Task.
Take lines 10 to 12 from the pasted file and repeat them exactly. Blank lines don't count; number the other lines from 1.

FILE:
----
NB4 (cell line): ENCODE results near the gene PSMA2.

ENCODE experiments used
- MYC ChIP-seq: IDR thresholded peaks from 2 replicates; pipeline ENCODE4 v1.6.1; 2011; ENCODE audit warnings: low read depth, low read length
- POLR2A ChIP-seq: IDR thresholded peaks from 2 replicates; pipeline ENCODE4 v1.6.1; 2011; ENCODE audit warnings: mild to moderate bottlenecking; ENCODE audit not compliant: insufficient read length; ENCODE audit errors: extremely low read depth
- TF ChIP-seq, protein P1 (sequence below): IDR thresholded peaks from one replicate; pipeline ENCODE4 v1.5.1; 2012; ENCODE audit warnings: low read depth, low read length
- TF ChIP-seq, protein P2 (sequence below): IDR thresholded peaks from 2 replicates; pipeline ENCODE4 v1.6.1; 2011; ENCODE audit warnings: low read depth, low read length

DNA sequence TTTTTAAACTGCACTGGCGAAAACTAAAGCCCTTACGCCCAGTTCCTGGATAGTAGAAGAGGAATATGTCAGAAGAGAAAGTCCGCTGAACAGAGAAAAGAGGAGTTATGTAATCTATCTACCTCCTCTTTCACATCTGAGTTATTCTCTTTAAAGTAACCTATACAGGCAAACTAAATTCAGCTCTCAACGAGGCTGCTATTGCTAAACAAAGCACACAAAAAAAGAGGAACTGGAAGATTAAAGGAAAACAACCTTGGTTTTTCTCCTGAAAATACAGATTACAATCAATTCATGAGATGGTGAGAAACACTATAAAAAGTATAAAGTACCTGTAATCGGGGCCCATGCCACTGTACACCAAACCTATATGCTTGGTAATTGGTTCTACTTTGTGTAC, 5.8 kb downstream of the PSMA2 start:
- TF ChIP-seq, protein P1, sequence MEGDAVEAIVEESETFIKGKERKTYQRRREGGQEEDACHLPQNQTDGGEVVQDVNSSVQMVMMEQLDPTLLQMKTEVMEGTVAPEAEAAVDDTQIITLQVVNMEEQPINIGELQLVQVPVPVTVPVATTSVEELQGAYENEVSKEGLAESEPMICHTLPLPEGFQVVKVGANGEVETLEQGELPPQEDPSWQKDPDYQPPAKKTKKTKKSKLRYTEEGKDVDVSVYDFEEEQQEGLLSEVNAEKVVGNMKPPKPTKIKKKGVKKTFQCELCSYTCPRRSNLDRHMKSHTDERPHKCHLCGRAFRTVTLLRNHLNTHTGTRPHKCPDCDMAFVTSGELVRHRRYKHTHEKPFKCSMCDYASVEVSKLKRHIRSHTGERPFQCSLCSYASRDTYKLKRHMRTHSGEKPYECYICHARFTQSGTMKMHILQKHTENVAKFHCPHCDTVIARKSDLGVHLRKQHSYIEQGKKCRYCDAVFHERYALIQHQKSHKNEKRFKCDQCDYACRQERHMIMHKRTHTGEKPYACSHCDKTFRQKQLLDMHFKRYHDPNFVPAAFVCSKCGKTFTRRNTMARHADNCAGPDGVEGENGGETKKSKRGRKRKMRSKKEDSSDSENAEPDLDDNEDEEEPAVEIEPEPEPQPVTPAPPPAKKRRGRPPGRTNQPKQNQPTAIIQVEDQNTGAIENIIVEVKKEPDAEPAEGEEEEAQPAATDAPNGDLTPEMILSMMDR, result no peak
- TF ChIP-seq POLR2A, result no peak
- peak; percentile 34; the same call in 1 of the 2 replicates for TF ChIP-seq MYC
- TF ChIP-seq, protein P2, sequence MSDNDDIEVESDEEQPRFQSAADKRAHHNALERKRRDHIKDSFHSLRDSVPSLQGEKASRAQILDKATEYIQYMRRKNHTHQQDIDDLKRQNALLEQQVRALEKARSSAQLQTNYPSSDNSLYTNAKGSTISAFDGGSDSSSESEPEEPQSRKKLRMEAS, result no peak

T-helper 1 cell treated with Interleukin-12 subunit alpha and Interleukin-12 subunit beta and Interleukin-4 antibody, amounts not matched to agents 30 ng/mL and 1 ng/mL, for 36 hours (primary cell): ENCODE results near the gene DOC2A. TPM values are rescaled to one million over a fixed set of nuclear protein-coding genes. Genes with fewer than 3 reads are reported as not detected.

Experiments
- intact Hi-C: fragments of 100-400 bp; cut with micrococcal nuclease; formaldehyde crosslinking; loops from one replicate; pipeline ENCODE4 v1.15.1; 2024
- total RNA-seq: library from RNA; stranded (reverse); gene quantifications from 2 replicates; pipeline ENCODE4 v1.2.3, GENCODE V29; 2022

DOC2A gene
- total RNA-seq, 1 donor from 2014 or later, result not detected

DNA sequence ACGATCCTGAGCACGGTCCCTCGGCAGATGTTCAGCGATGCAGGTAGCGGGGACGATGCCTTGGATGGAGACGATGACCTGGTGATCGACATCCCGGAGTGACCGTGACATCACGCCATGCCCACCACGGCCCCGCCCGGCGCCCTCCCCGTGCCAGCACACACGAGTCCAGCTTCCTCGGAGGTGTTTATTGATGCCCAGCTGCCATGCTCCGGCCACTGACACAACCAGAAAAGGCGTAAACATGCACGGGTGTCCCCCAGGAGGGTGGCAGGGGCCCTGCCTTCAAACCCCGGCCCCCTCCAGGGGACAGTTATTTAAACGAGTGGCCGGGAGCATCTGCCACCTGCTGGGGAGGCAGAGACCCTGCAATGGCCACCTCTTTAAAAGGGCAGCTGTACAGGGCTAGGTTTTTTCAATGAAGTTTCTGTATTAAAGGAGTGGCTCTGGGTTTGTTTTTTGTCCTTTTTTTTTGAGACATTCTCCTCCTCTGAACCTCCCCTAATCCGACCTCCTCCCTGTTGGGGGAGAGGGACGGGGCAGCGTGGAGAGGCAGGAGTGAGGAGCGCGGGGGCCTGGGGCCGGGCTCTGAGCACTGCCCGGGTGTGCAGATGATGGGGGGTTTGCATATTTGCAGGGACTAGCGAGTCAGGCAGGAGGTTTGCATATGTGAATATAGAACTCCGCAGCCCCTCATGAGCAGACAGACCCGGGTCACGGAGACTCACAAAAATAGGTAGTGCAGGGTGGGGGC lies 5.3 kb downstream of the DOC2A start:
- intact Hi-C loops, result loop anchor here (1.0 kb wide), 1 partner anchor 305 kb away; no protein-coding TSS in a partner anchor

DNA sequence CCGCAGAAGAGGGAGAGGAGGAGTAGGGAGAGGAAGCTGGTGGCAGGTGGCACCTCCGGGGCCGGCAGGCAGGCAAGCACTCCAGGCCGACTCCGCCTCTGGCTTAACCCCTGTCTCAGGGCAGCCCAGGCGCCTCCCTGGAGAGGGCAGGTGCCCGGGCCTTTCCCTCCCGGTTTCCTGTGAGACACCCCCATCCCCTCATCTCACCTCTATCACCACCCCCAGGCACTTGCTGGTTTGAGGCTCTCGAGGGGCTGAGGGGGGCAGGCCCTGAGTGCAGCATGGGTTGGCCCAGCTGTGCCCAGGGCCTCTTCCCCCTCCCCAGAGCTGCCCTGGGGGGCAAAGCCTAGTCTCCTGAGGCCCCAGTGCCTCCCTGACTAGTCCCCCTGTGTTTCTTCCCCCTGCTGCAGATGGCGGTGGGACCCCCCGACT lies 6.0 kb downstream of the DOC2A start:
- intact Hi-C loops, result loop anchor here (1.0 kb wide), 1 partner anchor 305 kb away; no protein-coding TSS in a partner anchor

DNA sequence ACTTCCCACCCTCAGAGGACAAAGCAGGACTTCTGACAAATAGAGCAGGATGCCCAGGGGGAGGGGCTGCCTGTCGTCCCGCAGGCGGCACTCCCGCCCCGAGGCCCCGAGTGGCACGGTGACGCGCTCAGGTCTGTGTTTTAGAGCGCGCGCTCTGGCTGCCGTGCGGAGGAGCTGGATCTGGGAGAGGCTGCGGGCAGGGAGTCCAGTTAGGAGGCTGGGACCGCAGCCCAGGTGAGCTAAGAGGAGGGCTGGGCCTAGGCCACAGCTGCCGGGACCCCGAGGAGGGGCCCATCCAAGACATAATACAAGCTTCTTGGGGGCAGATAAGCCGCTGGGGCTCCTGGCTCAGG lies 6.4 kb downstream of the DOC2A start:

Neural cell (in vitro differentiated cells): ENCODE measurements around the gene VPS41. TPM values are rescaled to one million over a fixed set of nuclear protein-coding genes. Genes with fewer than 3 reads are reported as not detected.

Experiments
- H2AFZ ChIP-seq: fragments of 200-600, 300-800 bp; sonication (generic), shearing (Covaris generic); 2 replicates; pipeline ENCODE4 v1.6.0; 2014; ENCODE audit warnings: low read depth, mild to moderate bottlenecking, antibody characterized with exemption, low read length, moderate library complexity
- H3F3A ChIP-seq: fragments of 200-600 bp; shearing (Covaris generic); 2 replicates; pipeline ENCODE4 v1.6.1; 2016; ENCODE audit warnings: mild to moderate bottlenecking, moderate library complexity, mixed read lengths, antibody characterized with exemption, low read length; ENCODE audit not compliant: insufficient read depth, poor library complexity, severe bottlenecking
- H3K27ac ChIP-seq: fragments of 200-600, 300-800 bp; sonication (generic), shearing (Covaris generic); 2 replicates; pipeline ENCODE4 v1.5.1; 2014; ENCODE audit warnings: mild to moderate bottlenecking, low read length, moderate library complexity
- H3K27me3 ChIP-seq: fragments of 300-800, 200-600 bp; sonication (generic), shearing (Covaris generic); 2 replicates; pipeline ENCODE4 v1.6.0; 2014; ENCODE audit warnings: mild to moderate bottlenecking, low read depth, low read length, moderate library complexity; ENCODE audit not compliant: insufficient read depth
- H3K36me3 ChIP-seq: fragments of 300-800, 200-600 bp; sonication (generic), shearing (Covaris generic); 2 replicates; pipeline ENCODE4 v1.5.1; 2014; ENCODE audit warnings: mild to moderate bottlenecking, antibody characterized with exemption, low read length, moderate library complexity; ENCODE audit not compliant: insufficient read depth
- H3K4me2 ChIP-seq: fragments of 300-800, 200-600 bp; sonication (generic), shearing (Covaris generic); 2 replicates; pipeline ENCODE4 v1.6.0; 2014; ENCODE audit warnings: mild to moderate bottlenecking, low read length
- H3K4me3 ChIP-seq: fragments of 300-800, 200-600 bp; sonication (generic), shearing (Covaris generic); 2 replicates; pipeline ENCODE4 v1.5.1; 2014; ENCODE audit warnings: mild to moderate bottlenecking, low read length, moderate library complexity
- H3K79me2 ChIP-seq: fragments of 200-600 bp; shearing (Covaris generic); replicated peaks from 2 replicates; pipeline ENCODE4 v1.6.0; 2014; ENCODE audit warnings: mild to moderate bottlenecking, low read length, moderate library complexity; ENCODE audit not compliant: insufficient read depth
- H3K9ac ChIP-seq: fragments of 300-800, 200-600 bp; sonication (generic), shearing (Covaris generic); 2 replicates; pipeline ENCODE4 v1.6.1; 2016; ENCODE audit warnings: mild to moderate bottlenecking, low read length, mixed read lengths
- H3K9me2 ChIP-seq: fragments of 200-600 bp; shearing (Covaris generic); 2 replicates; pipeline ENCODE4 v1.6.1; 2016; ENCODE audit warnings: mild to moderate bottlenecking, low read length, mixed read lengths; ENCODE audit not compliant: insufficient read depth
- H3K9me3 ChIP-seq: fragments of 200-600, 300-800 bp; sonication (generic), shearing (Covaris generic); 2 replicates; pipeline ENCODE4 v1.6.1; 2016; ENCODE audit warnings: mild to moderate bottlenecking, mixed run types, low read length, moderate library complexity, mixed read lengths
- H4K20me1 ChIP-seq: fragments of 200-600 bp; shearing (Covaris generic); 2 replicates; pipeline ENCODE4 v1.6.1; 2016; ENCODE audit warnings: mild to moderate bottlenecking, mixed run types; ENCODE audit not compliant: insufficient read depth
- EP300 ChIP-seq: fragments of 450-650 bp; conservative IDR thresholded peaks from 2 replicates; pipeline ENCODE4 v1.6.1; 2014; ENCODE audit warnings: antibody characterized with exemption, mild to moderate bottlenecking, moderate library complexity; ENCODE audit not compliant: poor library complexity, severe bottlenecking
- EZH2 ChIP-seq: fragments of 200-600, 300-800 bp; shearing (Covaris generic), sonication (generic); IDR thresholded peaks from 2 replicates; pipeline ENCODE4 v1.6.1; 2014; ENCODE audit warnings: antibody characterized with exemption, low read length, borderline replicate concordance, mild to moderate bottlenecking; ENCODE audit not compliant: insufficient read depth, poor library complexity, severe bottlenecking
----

- peak; percentile 34; the same call in 1 of the 2 replicates for TF ChIP-seq MYC
- TF ChIP-seq, protein P2, sequence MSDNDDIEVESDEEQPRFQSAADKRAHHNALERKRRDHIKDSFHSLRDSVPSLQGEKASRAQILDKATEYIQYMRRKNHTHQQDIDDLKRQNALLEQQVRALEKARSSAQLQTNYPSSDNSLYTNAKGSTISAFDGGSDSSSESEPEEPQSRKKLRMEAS, result no peak

T-helper 1 cell treated with Interleukin-12 subunit alpha and Interleukin-12 subunit beta and Interleukin-4 antibody, amounts not matched to agents 30 ng/mL and 1 ng/mL, for 36 hours (primary cell): ENCODE results near the gene DOC2A. TPM values are rescaled to one million over a fixed set of nuclear protein-coding genes. Genes with fewer than 3 reads are reported as not detected.